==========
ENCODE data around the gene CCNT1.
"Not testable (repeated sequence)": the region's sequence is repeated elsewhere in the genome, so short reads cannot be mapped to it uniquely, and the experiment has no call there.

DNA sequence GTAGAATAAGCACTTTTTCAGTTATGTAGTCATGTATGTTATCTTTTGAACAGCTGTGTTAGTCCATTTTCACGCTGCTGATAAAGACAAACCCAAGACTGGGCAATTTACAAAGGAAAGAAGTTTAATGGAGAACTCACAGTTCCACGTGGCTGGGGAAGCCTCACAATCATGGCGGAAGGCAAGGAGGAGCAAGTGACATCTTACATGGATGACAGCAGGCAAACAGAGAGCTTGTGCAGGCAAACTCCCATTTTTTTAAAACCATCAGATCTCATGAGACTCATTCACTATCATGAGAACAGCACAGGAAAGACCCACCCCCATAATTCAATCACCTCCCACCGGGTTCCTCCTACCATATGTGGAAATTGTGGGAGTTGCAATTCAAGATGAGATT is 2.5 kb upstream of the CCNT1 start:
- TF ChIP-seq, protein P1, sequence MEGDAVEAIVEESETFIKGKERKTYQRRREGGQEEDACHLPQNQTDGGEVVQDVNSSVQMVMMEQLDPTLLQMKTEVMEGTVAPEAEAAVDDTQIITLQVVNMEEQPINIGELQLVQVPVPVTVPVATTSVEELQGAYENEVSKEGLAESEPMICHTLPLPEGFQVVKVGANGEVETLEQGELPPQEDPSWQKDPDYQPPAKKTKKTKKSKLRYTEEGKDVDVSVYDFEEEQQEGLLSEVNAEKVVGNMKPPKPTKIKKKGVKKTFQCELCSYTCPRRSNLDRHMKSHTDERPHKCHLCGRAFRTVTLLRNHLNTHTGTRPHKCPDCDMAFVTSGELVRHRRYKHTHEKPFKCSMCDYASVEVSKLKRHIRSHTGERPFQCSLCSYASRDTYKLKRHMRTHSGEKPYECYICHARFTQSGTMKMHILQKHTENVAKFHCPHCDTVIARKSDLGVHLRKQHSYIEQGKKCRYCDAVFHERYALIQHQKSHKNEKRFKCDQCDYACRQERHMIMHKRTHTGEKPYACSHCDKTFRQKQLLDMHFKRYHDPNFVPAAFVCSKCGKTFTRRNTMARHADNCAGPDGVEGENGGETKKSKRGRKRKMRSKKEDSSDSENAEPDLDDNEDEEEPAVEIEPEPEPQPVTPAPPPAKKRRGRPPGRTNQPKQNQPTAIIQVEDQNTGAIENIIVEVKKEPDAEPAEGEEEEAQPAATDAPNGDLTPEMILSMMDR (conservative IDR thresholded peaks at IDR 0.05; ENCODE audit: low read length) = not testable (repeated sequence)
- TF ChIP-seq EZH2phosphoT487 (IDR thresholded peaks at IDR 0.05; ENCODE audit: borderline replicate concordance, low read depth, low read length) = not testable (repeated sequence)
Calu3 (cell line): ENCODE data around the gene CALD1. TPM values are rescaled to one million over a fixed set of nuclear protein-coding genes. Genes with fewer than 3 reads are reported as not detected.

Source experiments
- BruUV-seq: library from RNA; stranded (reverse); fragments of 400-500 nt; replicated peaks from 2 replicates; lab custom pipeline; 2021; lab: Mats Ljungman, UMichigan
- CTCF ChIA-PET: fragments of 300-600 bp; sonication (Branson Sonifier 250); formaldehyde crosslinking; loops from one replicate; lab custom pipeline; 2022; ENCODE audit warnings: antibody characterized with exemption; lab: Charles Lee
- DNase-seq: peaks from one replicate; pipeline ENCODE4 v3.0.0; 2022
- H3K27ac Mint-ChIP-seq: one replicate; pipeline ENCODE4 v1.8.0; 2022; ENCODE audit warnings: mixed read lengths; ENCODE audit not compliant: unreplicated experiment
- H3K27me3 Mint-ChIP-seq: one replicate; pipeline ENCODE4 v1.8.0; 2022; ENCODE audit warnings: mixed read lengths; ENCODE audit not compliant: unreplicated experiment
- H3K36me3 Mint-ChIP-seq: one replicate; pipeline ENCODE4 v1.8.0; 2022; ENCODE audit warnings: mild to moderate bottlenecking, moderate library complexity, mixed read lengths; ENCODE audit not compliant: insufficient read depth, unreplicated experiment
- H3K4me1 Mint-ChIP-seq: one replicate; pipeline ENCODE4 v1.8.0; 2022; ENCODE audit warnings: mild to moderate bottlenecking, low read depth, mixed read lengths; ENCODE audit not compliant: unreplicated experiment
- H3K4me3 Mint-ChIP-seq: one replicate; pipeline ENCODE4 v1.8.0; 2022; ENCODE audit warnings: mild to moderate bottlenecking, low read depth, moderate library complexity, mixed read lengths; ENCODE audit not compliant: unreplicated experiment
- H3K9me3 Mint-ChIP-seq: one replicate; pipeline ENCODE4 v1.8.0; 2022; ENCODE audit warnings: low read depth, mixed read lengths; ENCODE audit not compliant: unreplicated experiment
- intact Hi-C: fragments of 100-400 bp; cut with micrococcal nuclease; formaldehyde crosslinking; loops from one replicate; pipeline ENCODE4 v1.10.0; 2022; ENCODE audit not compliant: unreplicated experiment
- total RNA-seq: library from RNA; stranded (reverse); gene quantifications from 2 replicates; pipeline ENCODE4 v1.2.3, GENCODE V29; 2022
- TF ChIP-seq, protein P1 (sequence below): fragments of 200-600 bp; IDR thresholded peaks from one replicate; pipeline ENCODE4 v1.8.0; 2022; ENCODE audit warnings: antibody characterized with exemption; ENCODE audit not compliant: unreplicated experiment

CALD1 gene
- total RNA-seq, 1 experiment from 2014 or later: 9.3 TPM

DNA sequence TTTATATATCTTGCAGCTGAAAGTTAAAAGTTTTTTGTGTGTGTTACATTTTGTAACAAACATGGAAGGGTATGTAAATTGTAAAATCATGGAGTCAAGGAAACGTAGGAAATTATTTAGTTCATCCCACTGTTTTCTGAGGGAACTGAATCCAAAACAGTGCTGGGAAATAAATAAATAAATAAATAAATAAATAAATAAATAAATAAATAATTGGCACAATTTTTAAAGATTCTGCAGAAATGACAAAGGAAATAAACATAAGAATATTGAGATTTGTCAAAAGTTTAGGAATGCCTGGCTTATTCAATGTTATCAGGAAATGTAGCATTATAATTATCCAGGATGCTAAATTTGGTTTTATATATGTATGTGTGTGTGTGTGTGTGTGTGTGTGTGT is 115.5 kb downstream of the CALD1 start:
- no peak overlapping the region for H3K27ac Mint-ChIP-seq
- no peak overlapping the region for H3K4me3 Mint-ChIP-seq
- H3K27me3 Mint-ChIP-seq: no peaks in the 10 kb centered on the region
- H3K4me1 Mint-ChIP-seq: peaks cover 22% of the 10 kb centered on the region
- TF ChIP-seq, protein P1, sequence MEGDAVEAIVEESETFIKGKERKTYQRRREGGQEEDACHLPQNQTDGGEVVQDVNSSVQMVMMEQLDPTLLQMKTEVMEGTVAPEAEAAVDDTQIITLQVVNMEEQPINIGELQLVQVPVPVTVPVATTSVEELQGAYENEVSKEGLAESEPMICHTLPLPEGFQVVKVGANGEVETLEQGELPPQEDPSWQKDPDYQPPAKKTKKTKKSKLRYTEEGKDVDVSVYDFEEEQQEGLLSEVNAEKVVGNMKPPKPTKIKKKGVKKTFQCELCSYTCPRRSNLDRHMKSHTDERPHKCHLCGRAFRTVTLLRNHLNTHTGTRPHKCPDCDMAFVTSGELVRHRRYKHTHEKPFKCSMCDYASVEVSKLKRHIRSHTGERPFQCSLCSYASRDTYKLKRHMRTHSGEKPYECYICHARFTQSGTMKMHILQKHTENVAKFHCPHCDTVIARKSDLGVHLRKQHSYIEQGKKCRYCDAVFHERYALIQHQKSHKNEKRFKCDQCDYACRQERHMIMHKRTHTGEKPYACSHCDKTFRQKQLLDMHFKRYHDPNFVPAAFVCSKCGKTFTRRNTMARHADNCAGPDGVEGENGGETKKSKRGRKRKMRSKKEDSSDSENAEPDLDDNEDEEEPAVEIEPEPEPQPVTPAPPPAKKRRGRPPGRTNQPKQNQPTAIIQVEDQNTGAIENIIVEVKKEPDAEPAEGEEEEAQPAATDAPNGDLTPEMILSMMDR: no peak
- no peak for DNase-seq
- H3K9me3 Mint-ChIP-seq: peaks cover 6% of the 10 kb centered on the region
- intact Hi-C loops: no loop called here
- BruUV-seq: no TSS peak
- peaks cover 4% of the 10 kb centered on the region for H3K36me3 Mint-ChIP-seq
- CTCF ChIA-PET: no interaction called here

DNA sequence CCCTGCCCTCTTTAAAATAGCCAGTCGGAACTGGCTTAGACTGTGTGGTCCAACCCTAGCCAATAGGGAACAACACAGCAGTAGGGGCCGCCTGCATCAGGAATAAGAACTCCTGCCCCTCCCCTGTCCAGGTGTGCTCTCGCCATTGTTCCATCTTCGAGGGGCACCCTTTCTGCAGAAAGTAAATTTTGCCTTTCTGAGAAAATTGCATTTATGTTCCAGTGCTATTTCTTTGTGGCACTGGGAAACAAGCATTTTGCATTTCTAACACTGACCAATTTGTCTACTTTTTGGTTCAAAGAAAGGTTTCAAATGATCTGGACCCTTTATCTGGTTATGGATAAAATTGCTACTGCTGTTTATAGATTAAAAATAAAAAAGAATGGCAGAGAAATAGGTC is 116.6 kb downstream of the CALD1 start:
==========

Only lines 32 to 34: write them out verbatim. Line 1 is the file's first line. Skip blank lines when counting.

- peaks cover 4% of the 10 kb centered on the region for H3K36me3 Mint-ChIP-seq
- CTCF ChIA-PET: no interaction called here

DNA sequence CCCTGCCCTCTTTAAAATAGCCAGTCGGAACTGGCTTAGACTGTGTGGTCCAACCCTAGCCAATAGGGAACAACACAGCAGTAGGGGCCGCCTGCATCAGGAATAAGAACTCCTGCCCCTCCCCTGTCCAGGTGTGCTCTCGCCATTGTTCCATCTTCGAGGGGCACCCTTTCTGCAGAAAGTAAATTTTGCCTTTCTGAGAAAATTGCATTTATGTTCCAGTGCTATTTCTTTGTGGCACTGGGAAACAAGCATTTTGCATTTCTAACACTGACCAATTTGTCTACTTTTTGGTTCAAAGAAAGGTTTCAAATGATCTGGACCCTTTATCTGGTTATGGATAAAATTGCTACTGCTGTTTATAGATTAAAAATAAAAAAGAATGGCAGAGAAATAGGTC is 116.6 kb downstream of the CALD1 start: